WASHINGTON: President Barack Obama will announce the pullout of nearly half of U.S. forces still in Afghanistan but was expected to focus on domestic issues - hopes for shifting policy on taxes, spending, gun control and investment in the country's infrastructure - when he addresses a bitterly divided Congress and the nation Tuesday night in the annual State of the Union speech.
The highly anticipated announcement on the next phase of the Afghanistan troop withdrawal will cut the size of the U.S. troop presence in Afghanistan by more than half by a year from now. The drawdown of 34,000 forces puts the U.S. on pace to formally finish the war by the end of 2014.
While Obama is expected to focus the bulk of his prime-time address on the economy and job creation, foreign policy grabbed the spotlight after North Korea said it successfully detonated a nuclear device Tuesday in defiance of U.N. warnings. The president denounced the move as provocative and dangerous.
"The president will say that the only way North Korea will rejoin the world community is if they stop these threats and live up to their international obligations," said Tommy Vietor, a spokesman for the White House's National Security Council.
On domestic issues, Obama hopes he can encourage lawmakers to join him in reforming laws on gun ownership, immigration and boosting taxes to raise government spending power. The president's priorities also include easing back on spending cuts and addressing climate change.
Aware of the partisan gridlock gripping Washington, Obama is banking on his popularity and the political capital from his convincing re-election in November as he calls on Americans to join him in his vision for what he calls a fairer country with greater opportunity for all.
With Republicans in control of the House of Representatives and exerting influence in the Democratic-controlled Senate, Obama plans immediately afterward to make a two-day, three-state foray to take his message directly to the American people. Congress fought the president to a near standstill on virtually every White House initiative during his first term - though he succeeded in overhauling the health care system.
In his second term, Obama has decided that he may stand a better chance of moving his agenda through Congress by drawing support from outside the capital rather than from within.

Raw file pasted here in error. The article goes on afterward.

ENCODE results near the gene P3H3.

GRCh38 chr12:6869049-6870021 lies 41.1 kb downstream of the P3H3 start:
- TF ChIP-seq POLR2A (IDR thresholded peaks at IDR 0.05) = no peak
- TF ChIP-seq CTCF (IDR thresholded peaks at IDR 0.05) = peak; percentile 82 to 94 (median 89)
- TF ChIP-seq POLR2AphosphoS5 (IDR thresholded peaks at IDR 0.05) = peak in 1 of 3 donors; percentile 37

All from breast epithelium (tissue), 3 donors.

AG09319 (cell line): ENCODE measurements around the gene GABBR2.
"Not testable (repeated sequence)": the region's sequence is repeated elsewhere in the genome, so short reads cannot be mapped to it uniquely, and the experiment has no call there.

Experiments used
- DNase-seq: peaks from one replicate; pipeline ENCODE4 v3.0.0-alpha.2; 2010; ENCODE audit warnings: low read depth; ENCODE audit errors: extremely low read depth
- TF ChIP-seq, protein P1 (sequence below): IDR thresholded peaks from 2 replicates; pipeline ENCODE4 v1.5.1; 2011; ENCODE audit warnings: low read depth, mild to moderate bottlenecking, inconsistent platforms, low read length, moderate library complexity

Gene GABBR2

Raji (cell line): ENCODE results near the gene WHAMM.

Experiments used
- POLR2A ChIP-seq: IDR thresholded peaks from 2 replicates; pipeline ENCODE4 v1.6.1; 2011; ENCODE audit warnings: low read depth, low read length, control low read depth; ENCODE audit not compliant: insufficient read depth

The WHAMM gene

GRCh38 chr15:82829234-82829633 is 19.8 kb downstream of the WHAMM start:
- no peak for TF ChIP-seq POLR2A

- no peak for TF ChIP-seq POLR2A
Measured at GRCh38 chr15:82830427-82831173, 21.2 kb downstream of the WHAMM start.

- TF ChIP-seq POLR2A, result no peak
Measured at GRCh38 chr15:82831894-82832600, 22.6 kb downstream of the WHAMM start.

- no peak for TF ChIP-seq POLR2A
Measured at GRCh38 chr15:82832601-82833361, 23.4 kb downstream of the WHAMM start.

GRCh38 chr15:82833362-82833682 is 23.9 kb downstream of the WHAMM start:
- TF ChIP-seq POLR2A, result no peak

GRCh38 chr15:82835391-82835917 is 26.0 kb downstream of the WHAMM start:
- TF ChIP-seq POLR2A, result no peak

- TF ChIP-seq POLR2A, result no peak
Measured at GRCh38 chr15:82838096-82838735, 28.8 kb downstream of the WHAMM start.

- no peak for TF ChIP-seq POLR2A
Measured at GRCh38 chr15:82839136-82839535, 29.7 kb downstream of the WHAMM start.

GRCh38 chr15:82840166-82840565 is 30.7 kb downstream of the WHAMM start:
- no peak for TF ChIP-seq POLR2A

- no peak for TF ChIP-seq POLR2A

Massive federal spending cuts that will hit the U.S. economy on March 1 if a compromise isn't hammered out with Congress will surely color Obama's speech like nothing else. Some economists predict those cuts could push the United States back into recession even before it has fully recovered from the Great Recession - the most serious economic downturn in more than 70 years.
The cuts will slice deeply into spending for the Pentagon and a range of social programs. Obama says he wants "a balanced approach" to tackling the spiraling deficit with a mix of increased tax revenue and cuts in spending.
The opposition declares it will not give ground on raising taxes.
While the deep cuts, which grew out of a failure to reach a deal in 2011, were conceived as a blow to the budget that is unacceptable to both parties, some Republicans are threatening to let it go forward if Obama does not agree to big cuts in the so-called social safety net programs such as Medicare and Medicaid, which provide health care and other assistance to the elderly and poor, as well as Social Security retirement benefits.
Obama also was expected to refocus on creating jobs in a country where the unemployment rate remains at nearly 8 percent. He failed to address the issue in any depth in his inaugural address, leaving his political opponents an opening to criticize him for ignoring an issue of over-riding importance.
Obama also is deeply invested in pushing for new laws aimed at curbing gun violence. Spurred by the mass shooting in December at a Connecticut school that killed 20 children and six adults, Obama and like-minded Democrats are pushing for tougher regulations requiring universal background checks for gun buyers and bans on military-style assault weapons and high-volume ammunition magazines.
He will no doubt return to the issue Tuesday night in the face of angry opposition from the National Rifle Association gun rights lobbying group, many Republicans and even some moderate Democrats. They say any change in gun laws would violate the Constitution's Second Amendment guarantee of the right to bear arms.
Another presidential priority - and possibly the most likely to succeed in getting passed by Congress - is granting illegal residents a pathway to citizenship as part of an overhaul immigration reform. The initiative is deeply unpopular in many House Republicans' districts, but it has the support of some prominent Republican lawmakers who understand that their party needs to soften its stance on immigration if it is to win crucial Hispanic votes.
Obama will face continuing opposition to any proposal he puts forward in an effort to curb climate change. Given that any major climate bill is unlikely to pass the divided Congress, the White House has said Obama intends to move forward on issuing rules to control carbon emissions from power plants as he relies increasingly on his executive authority instead.
Sen. Marco Rubio, a fast-rising Republican star, was picked by the party's mainstream leadership to give its traditional response immediately after Obama speaks. The first-term Cuban-American senator is seen as a potential 2016 presidential candidate. Sen. Rand Paul of the Republicans' tea party wing, a loose collection of lawmakers determined above all else to shrink government and lower taxes, plans to give an unofficial response.